Anti-Homeless architecture, a form of hostile architecture, is becoming more common as cities continue to develop. This particular type of architecture is implemented into the planning of cities, and is specifically intended to deter those experiencing homelessness from finding somewhere to sleep. Once pointed out, you start seeing examples of this type of architecture almost everywhere. Here are a few examples:
1. Benches with armrests.
Armrests on benches make it impossible to lie down on them. You may think these are implemented for reasons of comfort. Instead, armrests on public benches serve to deter those experiencing homelessness from trying to sleep on the bench.
2. Boulders under bridges
Cities place large rocks or boulders under bridges to ensure that no one experiencing homelessness tries to set up camp there.
3. Segmented benches.
Similarly to benches with armrests, city developers segment benches with the purpose of preventing those who are unhoused from laying or sleeping on the benches.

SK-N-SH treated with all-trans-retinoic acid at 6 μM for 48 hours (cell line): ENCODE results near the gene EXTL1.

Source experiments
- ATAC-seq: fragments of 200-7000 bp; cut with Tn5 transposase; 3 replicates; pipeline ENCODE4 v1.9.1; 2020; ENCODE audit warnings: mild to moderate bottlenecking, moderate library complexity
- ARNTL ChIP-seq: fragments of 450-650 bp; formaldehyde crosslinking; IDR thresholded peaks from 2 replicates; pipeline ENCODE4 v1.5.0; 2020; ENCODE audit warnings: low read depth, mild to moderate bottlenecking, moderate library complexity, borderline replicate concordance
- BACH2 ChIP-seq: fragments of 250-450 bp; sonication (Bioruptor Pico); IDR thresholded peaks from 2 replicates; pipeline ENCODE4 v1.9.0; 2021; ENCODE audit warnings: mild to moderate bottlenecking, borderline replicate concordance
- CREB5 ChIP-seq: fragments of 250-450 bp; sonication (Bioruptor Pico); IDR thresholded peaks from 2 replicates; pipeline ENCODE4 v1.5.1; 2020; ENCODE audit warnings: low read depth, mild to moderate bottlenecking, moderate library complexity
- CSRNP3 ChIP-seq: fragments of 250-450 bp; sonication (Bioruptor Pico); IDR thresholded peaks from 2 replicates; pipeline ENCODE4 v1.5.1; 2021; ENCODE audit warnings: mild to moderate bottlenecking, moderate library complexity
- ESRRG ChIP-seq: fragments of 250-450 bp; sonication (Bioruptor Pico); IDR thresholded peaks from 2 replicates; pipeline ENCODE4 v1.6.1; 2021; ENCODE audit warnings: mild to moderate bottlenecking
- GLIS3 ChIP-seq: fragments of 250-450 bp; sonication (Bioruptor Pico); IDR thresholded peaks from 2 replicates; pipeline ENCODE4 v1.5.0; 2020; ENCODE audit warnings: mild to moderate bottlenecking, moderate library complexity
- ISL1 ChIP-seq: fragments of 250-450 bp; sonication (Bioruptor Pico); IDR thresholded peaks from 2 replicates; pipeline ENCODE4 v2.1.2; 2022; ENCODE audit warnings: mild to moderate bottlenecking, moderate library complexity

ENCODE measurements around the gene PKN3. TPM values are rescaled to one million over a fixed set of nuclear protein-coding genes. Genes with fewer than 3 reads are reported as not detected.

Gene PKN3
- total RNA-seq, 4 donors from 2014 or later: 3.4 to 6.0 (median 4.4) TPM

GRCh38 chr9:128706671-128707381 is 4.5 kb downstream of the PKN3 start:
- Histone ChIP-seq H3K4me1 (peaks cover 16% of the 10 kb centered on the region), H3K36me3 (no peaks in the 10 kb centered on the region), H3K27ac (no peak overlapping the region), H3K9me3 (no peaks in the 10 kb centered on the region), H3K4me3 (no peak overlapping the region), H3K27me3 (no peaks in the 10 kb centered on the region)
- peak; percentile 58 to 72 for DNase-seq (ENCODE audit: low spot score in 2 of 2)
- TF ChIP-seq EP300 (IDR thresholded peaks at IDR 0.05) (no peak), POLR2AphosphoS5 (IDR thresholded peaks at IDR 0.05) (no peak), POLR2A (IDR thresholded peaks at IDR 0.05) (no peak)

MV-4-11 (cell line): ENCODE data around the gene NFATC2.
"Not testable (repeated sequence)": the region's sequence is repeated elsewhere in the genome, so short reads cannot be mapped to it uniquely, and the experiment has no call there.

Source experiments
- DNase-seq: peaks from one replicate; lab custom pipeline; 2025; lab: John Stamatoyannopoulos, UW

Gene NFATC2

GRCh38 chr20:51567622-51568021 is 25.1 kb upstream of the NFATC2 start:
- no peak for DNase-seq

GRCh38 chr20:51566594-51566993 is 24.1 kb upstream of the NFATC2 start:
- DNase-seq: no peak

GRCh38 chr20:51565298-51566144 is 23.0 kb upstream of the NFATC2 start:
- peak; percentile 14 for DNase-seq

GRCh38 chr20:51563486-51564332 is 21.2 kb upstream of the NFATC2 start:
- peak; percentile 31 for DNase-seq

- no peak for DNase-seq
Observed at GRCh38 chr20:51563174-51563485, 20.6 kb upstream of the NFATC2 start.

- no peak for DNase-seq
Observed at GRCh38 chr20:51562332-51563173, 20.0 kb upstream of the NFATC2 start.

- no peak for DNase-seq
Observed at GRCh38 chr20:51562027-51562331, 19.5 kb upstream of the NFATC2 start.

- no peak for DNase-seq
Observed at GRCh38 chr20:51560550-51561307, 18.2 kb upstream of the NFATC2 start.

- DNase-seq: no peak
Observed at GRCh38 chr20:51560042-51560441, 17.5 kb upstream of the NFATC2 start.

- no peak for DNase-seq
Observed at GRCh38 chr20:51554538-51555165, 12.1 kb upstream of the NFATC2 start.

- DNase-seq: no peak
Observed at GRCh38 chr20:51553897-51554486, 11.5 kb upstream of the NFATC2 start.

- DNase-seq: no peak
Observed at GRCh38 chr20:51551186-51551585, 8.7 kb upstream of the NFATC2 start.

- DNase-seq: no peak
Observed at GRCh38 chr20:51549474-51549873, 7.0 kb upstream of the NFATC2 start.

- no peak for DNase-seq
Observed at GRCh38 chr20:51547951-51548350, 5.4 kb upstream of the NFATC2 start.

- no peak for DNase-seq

4. Raised grate covers.
These may seem like abstract designs; however, this is not their intended purpose. The placement of raised grate covers is intended to prevent those experiencing homelessness from sleeping on grates to keep warm during cold winter months.
5. Fenced grates.
Again, those experiencing homelessness at times sleep on grates to keep warm during the cold. By fencing these grates off, cities ensure that those experiencing homelessness are unable to do so.
6. Street spikes.
Spikes have also been a common strategy for cities to deter those experiencing homelessness from sleeping in public areas. Developers have been installing spikes into their pavement so that unhoused individuals are unable to sleep in these areas.
All in all, hostile architecture, and more specifically, anti-homeless architecture, has been increasingly common in the development of cities. The main problem with this is that it is treating a symptom, not the problem. Cities are focusing on driving those experiencing homelessness out of the public eye, but not providing them with somewhere else to stay. Cities, therefore, must begin to develop inclusive and secure areas for those experiencing homelessness so that they are out of the public eye and simultaneously safe and secure.